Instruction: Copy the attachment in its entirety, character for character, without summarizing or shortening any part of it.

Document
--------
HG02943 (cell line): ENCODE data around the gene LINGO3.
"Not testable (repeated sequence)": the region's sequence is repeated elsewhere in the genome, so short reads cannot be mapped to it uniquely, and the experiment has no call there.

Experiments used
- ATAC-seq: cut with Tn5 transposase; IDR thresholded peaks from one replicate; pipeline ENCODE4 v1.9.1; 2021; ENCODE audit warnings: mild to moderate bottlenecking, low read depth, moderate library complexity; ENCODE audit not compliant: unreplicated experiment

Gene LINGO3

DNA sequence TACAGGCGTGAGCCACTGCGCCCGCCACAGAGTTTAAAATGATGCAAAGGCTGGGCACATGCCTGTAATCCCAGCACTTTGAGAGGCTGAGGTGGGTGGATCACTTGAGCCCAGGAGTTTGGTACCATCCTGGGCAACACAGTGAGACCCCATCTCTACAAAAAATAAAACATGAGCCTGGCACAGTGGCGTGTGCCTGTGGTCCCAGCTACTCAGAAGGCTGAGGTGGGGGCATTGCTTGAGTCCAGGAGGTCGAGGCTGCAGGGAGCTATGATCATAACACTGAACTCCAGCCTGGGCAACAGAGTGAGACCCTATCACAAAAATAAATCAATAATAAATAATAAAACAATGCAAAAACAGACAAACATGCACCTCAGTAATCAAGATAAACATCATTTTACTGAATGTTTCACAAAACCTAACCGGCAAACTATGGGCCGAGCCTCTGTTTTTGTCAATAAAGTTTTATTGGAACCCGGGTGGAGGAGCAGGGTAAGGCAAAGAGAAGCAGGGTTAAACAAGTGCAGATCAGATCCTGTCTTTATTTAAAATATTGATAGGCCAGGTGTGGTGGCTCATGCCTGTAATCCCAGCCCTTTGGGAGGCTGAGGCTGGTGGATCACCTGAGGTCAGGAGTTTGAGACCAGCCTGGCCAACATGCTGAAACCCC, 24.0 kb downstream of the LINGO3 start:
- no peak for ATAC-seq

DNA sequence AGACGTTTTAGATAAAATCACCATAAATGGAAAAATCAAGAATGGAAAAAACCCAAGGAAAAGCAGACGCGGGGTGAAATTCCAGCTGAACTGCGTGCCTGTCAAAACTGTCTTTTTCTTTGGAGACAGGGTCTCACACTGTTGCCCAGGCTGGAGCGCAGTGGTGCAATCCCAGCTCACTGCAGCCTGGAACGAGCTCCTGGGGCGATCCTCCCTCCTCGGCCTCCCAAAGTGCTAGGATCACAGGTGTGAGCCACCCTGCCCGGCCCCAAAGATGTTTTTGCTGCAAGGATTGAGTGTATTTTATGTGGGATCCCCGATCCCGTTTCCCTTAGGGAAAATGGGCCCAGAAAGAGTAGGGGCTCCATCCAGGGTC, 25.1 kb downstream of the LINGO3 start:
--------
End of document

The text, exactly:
HG02943 (cell line): ENCODE data around the gene LINGO3.
"Not testable (repeated sequence)": the region's sequence is repeated elsewhere in the genome, so short reads cannot be mapped to it uniquely, and the experiment has no call there.

Experiments used
- ATAC-seq: cut with Tn5 transposase; IDR thresholded peaks from one replicate; pipeline ENCODE4 v1.9.1; 2021; ENCODE audit warnings: mild to moderate bottlenecking, low read depth, moderate library complexity; ENCODE audit not compliant: unreplicated experiment

Gene LINGO3

DNA sequence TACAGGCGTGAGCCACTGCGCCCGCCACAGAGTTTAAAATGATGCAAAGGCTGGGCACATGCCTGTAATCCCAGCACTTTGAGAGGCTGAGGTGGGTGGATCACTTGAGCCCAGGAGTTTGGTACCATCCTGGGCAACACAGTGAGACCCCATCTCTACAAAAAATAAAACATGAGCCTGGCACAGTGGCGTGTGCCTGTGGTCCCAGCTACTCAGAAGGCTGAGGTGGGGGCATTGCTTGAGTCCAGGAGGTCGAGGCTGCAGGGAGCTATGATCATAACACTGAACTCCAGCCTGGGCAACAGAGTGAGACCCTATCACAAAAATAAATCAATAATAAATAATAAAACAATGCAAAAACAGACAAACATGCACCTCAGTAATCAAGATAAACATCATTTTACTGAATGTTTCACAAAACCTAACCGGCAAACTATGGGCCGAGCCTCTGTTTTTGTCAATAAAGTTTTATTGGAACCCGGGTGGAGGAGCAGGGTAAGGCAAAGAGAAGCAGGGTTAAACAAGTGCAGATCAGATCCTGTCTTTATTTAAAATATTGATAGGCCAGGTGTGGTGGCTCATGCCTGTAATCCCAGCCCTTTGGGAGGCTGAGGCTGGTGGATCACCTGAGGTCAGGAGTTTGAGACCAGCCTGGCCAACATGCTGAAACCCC, 24.0 kb downstream of the LINGO3 start:
- no peak for ATAC-seq

DNA sequence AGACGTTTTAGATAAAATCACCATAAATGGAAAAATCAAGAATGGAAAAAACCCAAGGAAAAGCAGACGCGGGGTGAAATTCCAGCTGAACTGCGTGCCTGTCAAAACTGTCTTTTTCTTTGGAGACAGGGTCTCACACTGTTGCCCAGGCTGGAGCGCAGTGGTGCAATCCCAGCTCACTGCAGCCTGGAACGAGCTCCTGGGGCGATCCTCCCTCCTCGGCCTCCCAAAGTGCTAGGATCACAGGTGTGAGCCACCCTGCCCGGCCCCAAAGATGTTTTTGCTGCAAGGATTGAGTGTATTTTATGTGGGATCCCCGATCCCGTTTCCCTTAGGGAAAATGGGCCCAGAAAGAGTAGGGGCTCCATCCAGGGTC, 25.1 kb downstream of the LINGO3 start: